Finally, the Porter Entities rely heavily upon two decisions, In re Combustion Engineering and Travelers Insurance Co. v. McDermott, No. 01-3218, 2003 U.S. Dist. LEXIS 15339 (E.D. La. Aug. 22, 2003), in support of their limited interpretation of the Settlement Agreement. Those decisions, however, are inapposite to the issue raised here. The settlement agreement at issue in In Re Combustion Engineering was determined to be ambiguous -- "[l]ooking at the Agreement as a whole, it is impossible to reconcile the conflicting provisions of the document and discern the intent of the contracting parties based on the language alone." Combustion Engineering, 366 F. Supp. 2d at 234. Consequently, the district court considered the bargaining history of the parties, in particular, evidence that the settling parties only discussed a single insurance policy during negotiations. Id. at 234-35. Here, however, the parties agree that the Settlement Agreement is not ambiguous and, as a consequence, have not offered evidence of their bargaining history. Additionally, the "heart"of the release in the Settlement Agreement is section 3.3 in which the Porter Entities plainly and broadly released the Carriers and all related entities including their predecessors and assignors, like Harbor, from all claims. Contrastingly, the "heart" of the agreement in In re Combustion Engineering was two conflicting release provisions, one held to be broad and the other narrow in scope. Id. at 227.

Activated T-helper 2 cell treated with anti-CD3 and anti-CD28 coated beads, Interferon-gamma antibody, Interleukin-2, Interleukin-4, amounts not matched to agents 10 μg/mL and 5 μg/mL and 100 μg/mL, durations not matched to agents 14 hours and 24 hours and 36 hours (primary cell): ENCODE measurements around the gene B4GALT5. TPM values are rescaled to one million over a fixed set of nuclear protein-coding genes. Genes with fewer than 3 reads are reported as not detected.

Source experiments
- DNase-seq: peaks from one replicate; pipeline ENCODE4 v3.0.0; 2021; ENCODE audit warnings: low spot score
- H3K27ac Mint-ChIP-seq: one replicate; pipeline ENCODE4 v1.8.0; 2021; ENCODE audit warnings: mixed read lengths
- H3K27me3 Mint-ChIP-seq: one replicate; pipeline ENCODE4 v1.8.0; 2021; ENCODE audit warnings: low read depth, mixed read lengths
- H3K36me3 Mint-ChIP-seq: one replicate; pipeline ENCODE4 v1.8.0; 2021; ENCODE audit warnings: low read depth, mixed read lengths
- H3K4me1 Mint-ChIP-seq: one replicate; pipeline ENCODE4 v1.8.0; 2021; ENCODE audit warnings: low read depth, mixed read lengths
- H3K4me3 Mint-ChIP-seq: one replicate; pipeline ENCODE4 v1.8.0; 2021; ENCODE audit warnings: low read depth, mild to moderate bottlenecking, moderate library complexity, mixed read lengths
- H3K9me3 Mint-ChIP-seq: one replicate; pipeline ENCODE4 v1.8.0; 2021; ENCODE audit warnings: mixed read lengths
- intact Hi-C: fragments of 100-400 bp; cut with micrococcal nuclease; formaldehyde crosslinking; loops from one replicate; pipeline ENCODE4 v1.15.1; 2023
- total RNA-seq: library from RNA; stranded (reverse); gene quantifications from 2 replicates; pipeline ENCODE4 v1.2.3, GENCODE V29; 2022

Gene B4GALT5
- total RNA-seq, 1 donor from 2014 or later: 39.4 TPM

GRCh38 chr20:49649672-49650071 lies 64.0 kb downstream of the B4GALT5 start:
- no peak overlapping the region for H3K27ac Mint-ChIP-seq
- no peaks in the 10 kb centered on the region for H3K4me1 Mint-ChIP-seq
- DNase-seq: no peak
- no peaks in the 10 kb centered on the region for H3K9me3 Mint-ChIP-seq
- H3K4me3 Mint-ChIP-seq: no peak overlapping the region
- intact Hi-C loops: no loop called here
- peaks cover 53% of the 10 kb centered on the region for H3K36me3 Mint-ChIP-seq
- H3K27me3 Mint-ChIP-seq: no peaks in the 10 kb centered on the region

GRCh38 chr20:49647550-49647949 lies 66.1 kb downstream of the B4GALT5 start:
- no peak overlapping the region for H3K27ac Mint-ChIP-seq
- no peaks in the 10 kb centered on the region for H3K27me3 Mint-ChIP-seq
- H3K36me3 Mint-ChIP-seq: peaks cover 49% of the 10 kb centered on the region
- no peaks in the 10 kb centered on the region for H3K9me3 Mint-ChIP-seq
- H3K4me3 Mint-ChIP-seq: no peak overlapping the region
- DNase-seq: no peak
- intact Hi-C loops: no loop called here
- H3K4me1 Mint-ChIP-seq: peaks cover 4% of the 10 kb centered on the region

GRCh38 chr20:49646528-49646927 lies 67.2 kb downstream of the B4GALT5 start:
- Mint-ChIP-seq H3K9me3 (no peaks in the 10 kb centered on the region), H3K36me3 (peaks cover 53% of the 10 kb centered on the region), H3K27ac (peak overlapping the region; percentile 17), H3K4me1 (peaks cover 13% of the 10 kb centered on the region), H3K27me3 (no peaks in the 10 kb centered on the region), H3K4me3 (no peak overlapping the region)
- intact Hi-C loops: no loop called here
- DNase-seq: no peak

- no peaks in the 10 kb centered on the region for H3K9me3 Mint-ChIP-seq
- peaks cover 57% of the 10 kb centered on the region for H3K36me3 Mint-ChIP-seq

The facts in Travelers are also too dissimilar to this case for the court's analysis in that decision to be applicable here. Unlike the facts presented here, but similar to the argument raised by the insurers in In re Combustion Engineering, the insurers in Travelers relied upon the broad definitions of the settling parties, not the release language, in support of their argument that the settlement agreement at issue was broad and not limited to policies issued by Aetna. Travelers, 2003 U.S. Dist. LEXIS 15339 at *13. The court found there that, despite the all-inclusive definitions of Aetna, the recitals and the release provisions indicated that the agreement was narrowly designed to settle and release only Aetna's liability under the excess insurance policies at issue there. Id. Here, however, as discussed above, the release language is not narrowly tailored; the release language in section 3.3 plainly and broadly releases the Carriers and all related entities from all claims. Travelers is simply too dissimilar to be applicable here.

V. CONCLUSION

In accordance with the foregoing discussion, the court finds that the bankruptcy court did not err in concluding that section 3.3 of the Settlement Agreement is unambiguous and that under the terms of that section the Porter Entities released the Carriers and their related entities, such as Harbor, from all claims, known or unknown. The Porter Entities' appeal from the bankruptcy court's order will be denied. An appropriate order will issue.

JOY FLOWERS CONTI United States District Judge